- to utter a low, continuous, murmuring sound expressive of contentment or pleasure, as a cat does.
- (of things) to make a sound suggestive of the purring of a cat: The new motor of the car purred.
- to express by or as if by purring.
- the low, vibrating sound made by a cat by the contracting of the laryngeal muscles and the diaphragm as it breathes.
- a sound resembling this.
- the act of purring.
Origin of purr
First recorded in 1595–1605; imitative
Dictionary.com Unabridged Based on the Random House Unabridged Dictionary, © Random House, Inc. 2018
Examples from the Web for purred
Then she purred, “John, if you wear a double-breasted jacket, you must always keep it buttoned.”The Sexy Side of Maggie: How Thatcher Used Her Softer Quality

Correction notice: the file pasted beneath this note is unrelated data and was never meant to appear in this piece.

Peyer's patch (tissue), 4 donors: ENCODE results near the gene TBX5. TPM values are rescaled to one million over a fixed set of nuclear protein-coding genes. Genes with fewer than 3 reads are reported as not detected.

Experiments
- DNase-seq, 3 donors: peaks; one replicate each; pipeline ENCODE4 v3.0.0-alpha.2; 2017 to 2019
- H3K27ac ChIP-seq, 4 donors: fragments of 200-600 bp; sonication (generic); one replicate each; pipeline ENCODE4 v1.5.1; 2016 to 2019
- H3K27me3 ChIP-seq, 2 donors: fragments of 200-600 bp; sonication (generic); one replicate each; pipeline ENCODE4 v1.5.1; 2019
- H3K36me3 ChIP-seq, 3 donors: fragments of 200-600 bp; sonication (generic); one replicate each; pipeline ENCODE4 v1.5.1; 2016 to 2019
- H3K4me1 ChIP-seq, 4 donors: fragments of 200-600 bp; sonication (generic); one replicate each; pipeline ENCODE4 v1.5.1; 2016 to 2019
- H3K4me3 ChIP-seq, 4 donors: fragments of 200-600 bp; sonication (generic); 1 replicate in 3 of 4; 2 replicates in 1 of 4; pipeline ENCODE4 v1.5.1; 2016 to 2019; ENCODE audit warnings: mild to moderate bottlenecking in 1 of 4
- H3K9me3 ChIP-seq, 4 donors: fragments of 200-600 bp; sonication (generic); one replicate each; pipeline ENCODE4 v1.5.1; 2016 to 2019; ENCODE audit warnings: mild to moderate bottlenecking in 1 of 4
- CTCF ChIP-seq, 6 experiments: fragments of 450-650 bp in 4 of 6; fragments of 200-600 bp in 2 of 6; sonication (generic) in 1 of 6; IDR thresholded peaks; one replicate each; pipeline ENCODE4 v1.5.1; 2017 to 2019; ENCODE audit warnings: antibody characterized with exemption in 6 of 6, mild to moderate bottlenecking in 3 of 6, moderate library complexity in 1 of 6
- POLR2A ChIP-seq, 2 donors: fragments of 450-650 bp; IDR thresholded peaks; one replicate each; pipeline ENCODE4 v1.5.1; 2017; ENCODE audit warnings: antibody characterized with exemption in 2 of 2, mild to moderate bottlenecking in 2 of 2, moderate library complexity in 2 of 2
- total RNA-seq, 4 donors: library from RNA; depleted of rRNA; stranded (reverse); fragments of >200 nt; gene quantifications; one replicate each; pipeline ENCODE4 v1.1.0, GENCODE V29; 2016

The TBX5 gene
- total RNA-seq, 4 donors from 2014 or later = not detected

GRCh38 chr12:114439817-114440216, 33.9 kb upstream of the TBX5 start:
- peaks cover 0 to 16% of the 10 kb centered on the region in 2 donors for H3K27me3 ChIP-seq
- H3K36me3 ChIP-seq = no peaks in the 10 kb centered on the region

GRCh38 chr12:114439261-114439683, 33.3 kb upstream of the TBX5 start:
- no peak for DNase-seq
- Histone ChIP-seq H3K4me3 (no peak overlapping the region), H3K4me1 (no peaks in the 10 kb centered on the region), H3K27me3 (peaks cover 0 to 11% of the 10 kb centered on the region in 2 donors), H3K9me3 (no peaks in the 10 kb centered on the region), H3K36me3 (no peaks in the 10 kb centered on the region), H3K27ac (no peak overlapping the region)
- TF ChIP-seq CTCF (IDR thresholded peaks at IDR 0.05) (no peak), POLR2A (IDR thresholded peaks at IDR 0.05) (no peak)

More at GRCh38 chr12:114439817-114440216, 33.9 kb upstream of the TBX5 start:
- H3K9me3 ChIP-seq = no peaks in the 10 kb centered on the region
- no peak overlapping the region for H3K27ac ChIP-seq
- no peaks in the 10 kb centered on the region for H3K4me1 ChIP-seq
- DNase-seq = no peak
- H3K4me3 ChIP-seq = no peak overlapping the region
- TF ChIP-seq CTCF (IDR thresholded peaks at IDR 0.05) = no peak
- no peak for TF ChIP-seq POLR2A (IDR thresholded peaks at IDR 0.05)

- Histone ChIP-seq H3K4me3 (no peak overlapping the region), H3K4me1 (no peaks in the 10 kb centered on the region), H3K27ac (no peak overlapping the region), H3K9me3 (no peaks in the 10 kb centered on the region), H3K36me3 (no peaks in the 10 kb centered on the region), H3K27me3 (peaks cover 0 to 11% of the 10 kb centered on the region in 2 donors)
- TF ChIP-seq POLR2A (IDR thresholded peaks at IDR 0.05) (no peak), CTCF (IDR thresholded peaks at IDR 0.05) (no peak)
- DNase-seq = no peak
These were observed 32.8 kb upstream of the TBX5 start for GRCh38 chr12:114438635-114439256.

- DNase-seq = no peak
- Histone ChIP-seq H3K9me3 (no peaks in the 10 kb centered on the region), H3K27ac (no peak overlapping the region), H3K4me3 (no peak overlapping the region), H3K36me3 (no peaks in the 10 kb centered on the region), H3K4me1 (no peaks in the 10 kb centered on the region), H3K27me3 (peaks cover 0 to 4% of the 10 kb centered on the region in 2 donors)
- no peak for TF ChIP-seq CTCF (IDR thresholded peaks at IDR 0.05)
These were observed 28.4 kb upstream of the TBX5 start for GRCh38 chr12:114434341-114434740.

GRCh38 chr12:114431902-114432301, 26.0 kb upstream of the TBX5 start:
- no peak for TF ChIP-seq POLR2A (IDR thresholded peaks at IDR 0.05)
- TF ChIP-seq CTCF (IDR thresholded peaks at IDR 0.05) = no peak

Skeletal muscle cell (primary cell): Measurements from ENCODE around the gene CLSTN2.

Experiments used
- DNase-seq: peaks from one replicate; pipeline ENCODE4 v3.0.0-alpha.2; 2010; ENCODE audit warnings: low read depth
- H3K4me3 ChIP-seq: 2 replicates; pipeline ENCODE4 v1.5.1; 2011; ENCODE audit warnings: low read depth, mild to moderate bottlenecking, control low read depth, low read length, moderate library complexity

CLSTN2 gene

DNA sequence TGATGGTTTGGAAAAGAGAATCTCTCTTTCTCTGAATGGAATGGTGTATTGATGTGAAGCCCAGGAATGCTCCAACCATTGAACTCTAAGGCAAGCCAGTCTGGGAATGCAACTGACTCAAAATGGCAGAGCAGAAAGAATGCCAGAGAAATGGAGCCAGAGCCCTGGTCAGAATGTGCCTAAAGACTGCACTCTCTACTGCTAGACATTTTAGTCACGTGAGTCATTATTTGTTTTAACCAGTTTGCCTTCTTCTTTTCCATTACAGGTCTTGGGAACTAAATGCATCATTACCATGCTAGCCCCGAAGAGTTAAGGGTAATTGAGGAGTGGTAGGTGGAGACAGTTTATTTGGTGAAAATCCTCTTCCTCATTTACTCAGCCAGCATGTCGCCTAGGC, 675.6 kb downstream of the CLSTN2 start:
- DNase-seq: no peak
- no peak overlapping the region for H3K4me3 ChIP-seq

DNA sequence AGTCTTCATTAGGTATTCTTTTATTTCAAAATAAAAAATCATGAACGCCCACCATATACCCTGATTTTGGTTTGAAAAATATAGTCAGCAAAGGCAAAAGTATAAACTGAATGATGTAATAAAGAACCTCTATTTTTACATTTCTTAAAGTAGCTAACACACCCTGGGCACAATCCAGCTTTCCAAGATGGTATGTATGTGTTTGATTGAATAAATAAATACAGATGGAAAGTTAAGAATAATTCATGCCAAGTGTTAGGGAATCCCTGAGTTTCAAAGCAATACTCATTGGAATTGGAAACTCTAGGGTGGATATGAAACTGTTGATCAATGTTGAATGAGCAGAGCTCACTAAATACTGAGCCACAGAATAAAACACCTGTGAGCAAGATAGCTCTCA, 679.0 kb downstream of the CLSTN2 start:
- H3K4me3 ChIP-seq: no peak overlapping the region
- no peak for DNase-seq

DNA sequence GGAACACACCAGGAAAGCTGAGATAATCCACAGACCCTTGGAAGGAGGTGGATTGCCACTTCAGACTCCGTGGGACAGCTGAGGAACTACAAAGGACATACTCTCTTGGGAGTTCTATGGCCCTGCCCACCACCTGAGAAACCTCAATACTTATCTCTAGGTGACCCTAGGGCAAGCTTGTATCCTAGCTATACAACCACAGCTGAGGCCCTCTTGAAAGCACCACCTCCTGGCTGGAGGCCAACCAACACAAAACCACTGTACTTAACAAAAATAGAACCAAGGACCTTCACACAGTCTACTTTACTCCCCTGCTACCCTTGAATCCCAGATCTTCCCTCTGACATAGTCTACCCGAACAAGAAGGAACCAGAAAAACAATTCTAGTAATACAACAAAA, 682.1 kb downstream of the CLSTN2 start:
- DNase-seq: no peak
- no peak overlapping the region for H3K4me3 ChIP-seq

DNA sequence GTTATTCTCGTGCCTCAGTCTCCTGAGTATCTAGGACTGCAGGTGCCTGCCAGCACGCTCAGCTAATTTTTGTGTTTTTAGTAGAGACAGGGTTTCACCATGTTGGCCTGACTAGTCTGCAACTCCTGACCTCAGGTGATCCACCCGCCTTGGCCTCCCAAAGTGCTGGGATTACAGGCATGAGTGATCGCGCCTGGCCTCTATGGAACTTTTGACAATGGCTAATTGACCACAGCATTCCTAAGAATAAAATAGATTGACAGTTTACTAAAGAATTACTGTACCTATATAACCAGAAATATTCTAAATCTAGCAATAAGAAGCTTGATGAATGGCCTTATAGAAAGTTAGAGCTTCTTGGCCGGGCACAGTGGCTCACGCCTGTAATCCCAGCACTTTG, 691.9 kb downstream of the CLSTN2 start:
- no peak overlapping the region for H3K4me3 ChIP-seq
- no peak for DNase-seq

January 11, 2012
“Something is happening in our world,” he purred in almost reverent tones.Get Real, Obama!
September 22, 2011
And when Beyoncé appeared in a gold sequined dress, Ford purred: "Now I'm really straight."The Cursed Fashion House
September 14, 2010
And the cat sat by the fireplace, purred and said never a word.The Chinese Fairy Book
"Charmed at your kind interest in my playthings, I'm sure," he purred.The Einstein See-Saw
Miles John Breuer
The cat, sitting on the ledge inside, rubbed against his hand and purred.The Manxman
"We might waive the formalities in the interests of justice," purred the Lieutenant.The Strolling Saint
Lucy at this, had she been a cat, would have purred and kneaded the carpet.Love and Lucy
Maurice Henry Hewlett
- (intr) (esp of cats) to make a low vibrant sound, usually considered as expressing pleasure, etc
- (tr) to express (pleasure, etc) by this sound
- a purring sound
C17: of imitative origin; compare French ronronner to purr, German schnurren, Dutch snorren
Word Origin and History for purred
1610s, of imitative origin. Related: Purred; purring. As a noun from c.1600.
Online Etymology Dictionary, © 2010 Douglas Harper